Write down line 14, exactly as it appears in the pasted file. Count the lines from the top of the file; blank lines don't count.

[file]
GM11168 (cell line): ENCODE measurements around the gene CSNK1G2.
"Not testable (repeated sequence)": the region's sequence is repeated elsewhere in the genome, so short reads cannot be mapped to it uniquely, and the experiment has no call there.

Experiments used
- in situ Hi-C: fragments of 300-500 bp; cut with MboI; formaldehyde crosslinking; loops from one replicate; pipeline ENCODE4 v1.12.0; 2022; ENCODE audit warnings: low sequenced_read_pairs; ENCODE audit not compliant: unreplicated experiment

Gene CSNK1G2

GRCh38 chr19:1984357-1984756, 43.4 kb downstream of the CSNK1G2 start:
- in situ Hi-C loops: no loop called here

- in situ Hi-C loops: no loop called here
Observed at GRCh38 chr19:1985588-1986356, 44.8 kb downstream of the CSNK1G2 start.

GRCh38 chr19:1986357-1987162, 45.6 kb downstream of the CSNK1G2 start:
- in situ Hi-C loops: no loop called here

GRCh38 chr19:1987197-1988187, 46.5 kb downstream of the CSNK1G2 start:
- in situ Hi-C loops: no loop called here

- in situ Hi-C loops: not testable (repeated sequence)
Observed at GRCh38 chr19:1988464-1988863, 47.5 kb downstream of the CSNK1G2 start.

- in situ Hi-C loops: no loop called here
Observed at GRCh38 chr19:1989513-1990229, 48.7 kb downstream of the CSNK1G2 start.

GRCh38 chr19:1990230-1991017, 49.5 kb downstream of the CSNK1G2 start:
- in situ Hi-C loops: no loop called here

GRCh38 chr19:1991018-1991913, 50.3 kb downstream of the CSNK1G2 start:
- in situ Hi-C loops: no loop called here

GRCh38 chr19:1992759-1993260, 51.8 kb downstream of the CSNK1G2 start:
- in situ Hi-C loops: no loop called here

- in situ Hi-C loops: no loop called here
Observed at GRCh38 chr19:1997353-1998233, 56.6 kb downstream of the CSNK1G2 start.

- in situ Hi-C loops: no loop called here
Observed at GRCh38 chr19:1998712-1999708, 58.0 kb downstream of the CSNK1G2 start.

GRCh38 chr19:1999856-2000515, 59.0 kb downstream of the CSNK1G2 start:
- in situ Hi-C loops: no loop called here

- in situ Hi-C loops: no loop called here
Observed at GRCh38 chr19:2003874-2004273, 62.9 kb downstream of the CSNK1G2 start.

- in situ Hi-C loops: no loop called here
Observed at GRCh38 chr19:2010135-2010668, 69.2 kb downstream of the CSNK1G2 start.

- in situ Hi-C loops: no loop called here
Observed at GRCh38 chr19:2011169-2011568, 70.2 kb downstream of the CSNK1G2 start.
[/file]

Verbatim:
- in situ Hi-C loops: not testable (repeated sequence)